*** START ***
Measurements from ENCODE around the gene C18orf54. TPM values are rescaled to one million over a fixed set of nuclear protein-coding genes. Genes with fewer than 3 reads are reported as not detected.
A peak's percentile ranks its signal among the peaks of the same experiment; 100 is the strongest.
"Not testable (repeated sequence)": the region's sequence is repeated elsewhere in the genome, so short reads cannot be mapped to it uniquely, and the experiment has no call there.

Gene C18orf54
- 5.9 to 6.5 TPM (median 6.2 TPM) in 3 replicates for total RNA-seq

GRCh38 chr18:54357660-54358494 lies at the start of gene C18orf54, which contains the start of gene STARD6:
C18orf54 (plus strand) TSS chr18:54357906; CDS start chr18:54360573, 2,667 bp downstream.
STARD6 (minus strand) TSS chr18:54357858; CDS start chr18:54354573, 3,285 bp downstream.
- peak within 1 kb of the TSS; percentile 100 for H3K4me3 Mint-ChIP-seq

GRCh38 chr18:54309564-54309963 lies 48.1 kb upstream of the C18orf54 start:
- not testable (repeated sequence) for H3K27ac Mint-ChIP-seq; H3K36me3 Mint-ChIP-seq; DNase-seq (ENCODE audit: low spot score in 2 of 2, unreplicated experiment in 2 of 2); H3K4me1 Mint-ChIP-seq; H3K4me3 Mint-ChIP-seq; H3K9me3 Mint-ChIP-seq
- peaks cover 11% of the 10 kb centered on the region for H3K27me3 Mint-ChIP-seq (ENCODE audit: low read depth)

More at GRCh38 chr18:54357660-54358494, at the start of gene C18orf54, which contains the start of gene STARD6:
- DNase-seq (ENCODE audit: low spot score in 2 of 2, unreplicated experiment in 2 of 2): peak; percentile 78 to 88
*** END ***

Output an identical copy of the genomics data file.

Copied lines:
Measurements from ENCODE around the gene C18orf54. TPM values are rescaled to one million over a fixed set of nuclear protein-coding genes. Genes with fewer than 3 reads are reported as not detected.
A peak's percentile ranks its signal among the peaks of the same experiment; 100 is the strongest.
"Not testable (repeated sequence)": the region's sequence is repeated elsewhere in the genome, so short reads cannot be mapped to it uniquely, and the experiment has no call there.

Gene C18orf54
- 5.9 to 6.5 TPM (median 6.2 TPM) in 3 replicates for total RNA-seq

GRCh38 chr18:54357660-54358494 lies at the start of gene C18orf54, which contains the start of gene STARD6:
C18orf54 (plus strand) TSS chr18:54357906; CDS start chr18:54360573, 2,667 bp downstream.
STARD6 (minus strand) TSS chr18:54357858; CDS start chr18:54354573, 3,285 bp downstream.
- peak within 1 kb of the TSS; percentile 100 for H3K4me3 Mint-ChIP-seq

GRCh38 chr18:54309564-54309963 lies 48.1 kb upstream of the C18orf54 start:
- not testable (repeated sequence) for H3K27ac Mint-ChIP-seq; H3K36me3 Mint-ChIP-seq; DNase-seq (ENCODE audit: low spot score in 2 of 2, unreplicated experiment in 2 of 2); H3K4me1 Mint-ChIP-seq; H3K4me3 Mint-ChIP-seq; H3K9me3 Mint-ChIP-seq
- peaks cover 11% of the 10 kb centered on the region for H3K27me3 Mint-ChIP-seq (ENCODE audit: low read depth)

More at GRCh38 chr18:54357660-54358494, at the start of gene C18orf54, which contains the start of gene STARD6:
- DNase-seq (ENCODE audit: low spot score in 2 of 2, unreplicated experiment in 2 of 2): peak; percentile 78 to 88